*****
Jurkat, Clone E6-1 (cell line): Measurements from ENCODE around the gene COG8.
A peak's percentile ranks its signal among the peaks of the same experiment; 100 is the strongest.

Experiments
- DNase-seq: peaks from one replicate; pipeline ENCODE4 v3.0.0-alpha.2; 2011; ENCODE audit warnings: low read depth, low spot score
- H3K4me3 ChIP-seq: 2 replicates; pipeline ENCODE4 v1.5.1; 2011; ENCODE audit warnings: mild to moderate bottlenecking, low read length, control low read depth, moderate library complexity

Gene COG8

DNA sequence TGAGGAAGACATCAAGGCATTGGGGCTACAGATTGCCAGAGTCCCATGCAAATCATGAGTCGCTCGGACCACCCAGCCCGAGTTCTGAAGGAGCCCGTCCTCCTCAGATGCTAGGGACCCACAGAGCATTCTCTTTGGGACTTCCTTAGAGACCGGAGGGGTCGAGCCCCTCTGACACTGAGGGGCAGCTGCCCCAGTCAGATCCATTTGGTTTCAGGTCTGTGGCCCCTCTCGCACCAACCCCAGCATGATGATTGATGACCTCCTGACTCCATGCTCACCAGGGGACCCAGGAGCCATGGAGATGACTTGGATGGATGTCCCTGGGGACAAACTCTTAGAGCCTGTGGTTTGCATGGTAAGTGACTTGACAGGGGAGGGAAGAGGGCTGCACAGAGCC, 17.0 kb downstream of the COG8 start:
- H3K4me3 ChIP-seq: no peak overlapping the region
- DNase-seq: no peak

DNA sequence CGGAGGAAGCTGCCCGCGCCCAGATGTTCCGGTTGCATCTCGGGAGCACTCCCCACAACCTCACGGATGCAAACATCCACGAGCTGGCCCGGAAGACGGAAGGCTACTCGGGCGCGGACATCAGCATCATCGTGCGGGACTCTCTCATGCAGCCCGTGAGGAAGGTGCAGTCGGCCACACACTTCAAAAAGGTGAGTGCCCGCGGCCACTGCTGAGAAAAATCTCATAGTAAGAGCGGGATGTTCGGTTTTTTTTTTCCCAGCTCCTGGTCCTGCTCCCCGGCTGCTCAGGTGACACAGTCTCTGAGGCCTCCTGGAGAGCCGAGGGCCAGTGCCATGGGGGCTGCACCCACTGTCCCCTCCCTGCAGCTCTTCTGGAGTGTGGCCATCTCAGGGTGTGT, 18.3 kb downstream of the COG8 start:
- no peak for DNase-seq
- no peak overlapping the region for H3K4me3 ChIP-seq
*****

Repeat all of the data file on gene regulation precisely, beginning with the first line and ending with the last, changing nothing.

Jurkat, Clone E6-1 (cell line): Measurements from ENCODE around the gene COG8.
A peak's percentile ranks its signal among the peaks of the same experiment; 100 is the strongest.

Experiments
- DNase-seq: peaks from one replicate; pipeline ENCODE4 v3.0.0-alpha.2; 2011; ENCODE audit warnings: low read depth, low spot score
- H3K4me3 ChIP-seq: 2 replicates; pipeline ENCODE4 v1.5.1; 2011; ENCODE audit warnings: mild to moderate bottlenecking, low read length, control low read depth, moderate library complexity

Gene COG8

DNA sequence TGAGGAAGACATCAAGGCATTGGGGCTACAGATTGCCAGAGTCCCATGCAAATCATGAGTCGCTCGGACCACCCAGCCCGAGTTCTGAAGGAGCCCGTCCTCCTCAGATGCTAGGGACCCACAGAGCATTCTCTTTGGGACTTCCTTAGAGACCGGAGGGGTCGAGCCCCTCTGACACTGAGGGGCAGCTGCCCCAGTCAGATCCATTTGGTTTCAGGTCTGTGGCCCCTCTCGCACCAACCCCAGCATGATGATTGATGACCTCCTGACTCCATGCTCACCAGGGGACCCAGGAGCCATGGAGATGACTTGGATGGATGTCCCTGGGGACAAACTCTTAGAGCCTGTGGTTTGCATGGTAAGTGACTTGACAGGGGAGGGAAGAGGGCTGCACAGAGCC, 17.0 kb downstream of the COG8 start:
- H3K4me3 ChIP-seq: no peak overlapping the region
- DNase-seq: no peak

DNA sequence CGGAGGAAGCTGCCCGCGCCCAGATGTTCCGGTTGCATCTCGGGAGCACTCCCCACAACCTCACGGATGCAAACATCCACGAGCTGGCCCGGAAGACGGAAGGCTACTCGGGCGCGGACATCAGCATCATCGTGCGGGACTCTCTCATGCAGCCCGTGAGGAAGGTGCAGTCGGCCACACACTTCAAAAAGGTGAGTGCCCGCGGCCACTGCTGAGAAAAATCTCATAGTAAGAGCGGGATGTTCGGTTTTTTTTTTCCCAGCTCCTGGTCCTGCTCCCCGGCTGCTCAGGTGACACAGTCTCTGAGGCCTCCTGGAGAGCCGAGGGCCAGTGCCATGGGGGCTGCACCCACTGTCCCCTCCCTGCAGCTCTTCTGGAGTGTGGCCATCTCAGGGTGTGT, 18.3 kb downstream of the COG8 start:
- no peak for DNase-seq
- no peak overlapping the region for H3K4me3 ChIP-seq